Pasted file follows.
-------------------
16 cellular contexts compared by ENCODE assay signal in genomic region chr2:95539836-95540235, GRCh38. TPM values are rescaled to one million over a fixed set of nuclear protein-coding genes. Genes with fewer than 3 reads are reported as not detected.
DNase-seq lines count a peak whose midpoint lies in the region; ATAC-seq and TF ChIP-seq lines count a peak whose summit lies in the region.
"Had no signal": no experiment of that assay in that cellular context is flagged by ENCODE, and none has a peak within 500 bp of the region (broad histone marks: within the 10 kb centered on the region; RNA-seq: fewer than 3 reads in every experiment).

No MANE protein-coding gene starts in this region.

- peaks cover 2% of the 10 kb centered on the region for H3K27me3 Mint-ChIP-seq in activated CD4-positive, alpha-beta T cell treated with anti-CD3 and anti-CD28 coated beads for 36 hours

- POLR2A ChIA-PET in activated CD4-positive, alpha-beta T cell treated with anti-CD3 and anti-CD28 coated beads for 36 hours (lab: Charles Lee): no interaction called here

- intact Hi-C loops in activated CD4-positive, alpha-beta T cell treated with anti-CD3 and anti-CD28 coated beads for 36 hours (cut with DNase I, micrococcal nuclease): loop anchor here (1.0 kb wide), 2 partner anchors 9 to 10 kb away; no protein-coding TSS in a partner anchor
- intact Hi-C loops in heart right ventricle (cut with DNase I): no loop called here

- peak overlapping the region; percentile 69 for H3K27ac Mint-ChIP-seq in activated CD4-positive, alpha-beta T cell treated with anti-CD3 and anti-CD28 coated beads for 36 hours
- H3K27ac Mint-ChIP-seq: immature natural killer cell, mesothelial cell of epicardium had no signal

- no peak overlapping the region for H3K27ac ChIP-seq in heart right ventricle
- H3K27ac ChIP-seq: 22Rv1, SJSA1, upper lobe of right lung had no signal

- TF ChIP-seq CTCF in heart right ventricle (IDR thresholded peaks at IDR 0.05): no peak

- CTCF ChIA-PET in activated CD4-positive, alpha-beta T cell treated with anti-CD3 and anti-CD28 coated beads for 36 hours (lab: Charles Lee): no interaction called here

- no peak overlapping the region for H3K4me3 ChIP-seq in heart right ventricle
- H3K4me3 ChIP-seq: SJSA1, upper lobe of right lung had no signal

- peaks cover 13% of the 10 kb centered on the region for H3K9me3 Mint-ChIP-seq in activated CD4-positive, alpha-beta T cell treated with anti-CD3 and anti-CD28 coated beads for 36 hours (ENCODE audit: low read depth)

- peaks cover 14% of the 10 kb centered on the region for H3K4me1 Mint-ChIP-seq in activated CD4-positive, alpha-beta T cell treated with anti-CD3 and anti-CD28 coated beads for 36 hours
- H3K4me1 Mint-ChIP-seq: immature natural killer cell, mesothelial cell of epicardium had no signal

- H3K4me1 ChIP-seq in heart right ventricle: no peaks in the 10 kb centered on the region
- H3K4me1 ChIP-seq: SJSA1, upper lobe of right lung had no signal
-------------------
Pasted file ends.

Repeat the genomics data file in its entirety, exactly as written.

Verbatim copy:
16 cellular contexts compared by ENCODE assay signal in genomic region chr2:95539836-95540235, GRCh38. TPM values are rescaled to one million over a fixed set of nuclear protein-coding genes. Genes with fewer than 3 reads are reported as not detected.
DNase-seq lines count a peak whose midpoint lies in the region; ATAC-seq and TF ChIP-seq lines count a peak whose summit lies in the region.
"Had no signal": no experiment of that assay in that cellular context is flagged by ENCODE, and none has a peak within 500 bp of the region (broad histone marks: within the 10 kb centered on the region; RNA-seq: fewer than 3 reads in every experiment).

No MANE protein-coding gene starts in this region.

- peaks cover 2% of the 10 kb centered on the region for H3K27me3 Mint-ChIP-seq in activated CD4-positive, alpha-beta T cell treated with anti-CD3 and anti-CD28 coated beads for 36 hours

- POLR2A ChIA-PET in activated CD4-positive, alpha-beta T cell treated with anti-CD3 and anti-CD28 coated beads for 36 hours (lab: Charles Lee): no interaction called here

- intact Hi-C loops in activated CD4-positive, alpha-beta T cell treated with anti-CD3 and anti-CD28 coated beads for 36 hours (cut with DNase I, micrococcal nuclease): loop anchor here (1.0 kb wide), 2 partner anchors 9 to 10 kb away; no protein-coding TSS in a partner anchor
- intact Hi-C loops in heart right ventricle (cut with DNase I): no loop called here

- peak overlapping the region; percentile 69 for H3K27ac Mint-ChIP-seq in activated CD4-positive, alpha-beta T cell treated with anti-CD3 and anti-CD28 coated beads for 36 hours
- H3K27ac Mint-ChIP-seq: immature natural killer cell, mesothelial cell of epicardium had no signal

- no peak overlapping the region for H3K27ac ChIP-seq in heart right ventricle
- H3K27ac ChIP-seq: 22Rv1, SJSA1, upper lobe of right lung had no signal

- TF ChIP-seq CTCF in heart right ventricle (IDR thresholded peaks at IDR 0.05): no peak

- CTCF ChIA-PET in activated CD4-positive, alpha-beta T cell treated with anti-CD3 and anti-CD28 coated beads for 36 hours (lab: Charles Lee): no interaction called here

- no peak overlapping the region for H3K4me3 ChIP-seq in heart right ventricle
- H3K4me3 ChIP-seq: SJSA1, upper lobe of right lung had no signal

- peaks cover 13% of the 10 kb centered on the region for H3K9me3 Mint-ChIP-seq in activated CD4-positive, alpha-beta T cell treated with anti-CD3 and anti-CD28 coated beads for 36 hours (ENCODE audit: low read depth)

- peaks cover 14% of the 10 kb centered on the region for H3K4me1 Mint-ChIP-seq in activated CD4-positive, alpha-beta T cell treated with anti-CD3 and anti-CD28 coated beads for 36 hours
- H3K4me1 Mint-ChIP-seq: immature natural killer cell, mesothelial cell of epicardium had no signal

- H3K4me1 ChIP-seq in heart right ventricle: no peaks in the 10 kb centered on the region
- H3K4me1 ChIP-seq: SJSA1, upper lobe of right lung had no signal